This is the second installment in a five-part series of articles focusing on best practices to up your content marketing game on the “big four” platforms: Twitter, Facebook, LinkedIn and Instagram. Catch up on the first installment here, and stay tuned for future installments. Share your own favorite tips in the comments–we’d love to hear from you.
With more than 310 million active monthly users, Twitter is a “must-have” network in any marketer’s tool kit. How are marketers using this rapid-fire social network to their advantage?
Customer experience is the unifying thread tying all marketing activities together, so it’s important to understand the demographics of Twitter’s users.
According to Pew Research, 24 percent of internet users use Twitter, 37 percent of whom are between the ages of 18 and 29. And they’re slightly more likely to be male than female. Also, eight out of 10 Twitter users access the platform via mobile, so whatever content you share on the platform must be optimized.
On point and to the point
The upside to the 140-character limit is that it forces you to be punchy and to the point. The downside is that there’s little room to clarify and explain things in detail. Brevity has the potential to cause misunderstandings and uncharitable interpretations, but good tweeters can refine complicated thoughts into compact statements.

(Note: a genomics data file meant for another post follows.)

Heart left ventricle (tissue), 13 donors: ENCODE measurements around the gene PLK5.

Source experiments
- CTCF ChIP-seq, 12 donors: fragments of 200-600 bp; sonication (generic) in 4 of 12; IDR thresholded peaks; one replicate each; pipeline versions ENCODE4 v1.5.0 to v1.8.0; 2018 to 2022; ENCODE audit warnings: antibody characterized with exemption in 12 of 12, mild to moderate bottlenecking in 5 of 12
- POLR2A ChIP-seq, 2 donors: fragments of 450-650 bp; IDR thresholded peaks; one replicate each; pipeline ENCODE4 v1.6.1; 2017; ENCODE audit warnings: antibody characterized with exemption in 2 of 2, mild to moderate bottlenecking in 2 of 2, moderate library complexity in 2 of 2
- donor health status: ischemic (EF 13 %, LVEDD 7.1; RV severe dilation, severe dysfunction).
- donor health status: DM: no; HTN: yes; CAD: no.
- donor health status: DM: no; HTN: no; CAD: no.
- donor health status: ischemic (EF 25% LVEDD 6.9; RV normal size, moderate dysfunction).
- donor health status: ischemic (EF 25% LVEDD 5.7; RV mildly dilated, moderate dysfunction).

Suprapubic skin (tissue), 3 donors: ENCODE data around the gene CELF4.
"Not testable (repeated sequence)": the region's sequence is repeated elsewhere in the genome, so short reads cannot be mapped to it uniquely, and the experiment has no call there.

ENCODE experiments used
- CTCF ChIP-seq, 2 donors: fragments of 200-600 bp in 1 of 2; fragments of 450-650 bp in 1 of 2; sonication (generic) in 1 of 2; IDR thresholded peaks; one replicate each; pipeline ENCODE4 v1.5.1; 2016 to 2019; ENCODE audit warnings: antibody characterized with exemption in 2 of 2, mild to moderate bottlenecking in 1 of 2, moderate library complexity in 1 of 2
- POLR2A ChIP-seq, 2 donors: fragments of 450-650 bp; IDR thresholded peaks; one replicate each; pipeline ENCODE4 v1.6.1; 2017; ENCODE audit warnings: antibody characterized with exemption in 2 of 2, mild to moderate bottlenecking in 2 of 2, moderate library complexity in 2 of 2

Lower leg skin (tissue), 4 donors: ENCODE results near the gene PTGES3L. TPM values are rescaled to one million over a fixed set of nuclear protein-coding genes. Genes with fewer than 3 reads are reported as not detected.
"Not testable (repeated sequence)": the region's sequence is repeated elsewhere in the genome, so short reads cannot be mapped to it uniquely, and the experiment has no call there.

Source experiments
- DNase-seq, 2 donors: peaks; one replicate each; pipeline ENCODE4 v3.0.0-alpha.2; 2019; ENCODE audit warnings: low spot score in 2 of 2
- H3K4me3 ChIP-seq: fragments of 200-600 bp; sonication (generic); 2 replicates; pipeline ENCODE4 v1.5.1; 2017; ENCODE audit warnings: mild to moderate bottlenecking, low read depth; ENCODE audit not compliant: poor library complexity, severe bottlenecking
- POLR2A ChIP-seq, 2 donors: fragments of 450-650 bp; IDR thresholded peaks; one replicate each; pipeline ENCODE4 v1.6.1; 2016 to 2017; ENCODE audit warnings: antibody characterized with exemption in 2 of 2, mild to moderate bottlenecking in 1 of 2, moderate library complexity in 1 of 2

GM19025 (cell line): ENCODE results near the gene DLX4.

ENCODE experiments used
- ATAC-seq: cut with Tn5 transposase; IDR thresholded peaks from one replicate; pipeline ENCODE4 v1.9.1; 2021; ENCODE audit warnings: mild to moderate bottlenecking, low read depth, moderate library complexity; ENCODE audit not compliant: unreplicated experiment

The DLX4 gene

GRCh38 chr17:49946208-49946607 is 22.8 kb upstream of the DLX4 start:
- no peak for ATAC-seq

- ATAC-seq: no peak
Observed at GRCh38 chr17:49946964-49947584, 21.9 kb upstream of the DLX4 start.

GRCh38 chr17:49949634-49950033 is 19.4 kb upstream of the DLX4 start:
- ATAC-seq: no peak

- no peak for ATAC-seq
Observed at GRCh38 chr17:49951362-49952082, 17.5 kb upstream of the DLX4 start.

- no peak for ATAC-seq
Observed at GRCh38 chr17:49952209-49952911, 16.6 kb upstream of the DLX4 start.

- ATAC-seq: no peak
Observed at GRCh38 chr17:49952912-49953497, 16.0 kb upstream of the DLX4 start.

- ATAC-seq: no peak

Hashtags can insert your brand into active conversations or help start your own. Tweets with hashtags get twice the engagement of those without and are 55 percent more likely to be retweeted. But less is more: Tweets with only one or two hashtags have 21 percent higher engagement than those with three or more.
Here are a few #HashtagHacks to help your tweets get more traction:
- #ShortAndSweet: Keeping it simple makes the hashtag more memorable and forces marketers to focus on the clearest, catchiest keyword.
- #LookBeforeYouTweet: The most popular trending hashtags in your geolocation can be found in the sidebar of your Twitter.com home feed or the mobile search tab. You could also set up a social listening project to monitor trending topics and hashtags among your target audience. This will ensure that your chosen hashtag is inserting your brand into relevant conversations, and that you’re making a valuable contribution. Plugging into hashtag conversations without any contextual insight could backfire. Remember when DiGiorno Pizza accidentally used the #WhyIStayed hashtag to promote pizza?
- #ContentForDays: If you need inspiration, try using a popular hashtag associated with a day of the week, such as #TBT (Throwback Thursday) or #FBF (Flashback Friday), with a photo from the early days of your brand or the prototype of one of your products.
The epicenter of customer service
Twitter has become the go-to social tool for customer service. Advertisers say that more than 80 percent of their inbound social customer-service requests came through the platform. Both customers and companies benefit with social customer service, as customers who receive fast and thorough answers will be more likely to repeat purchases and refer friends.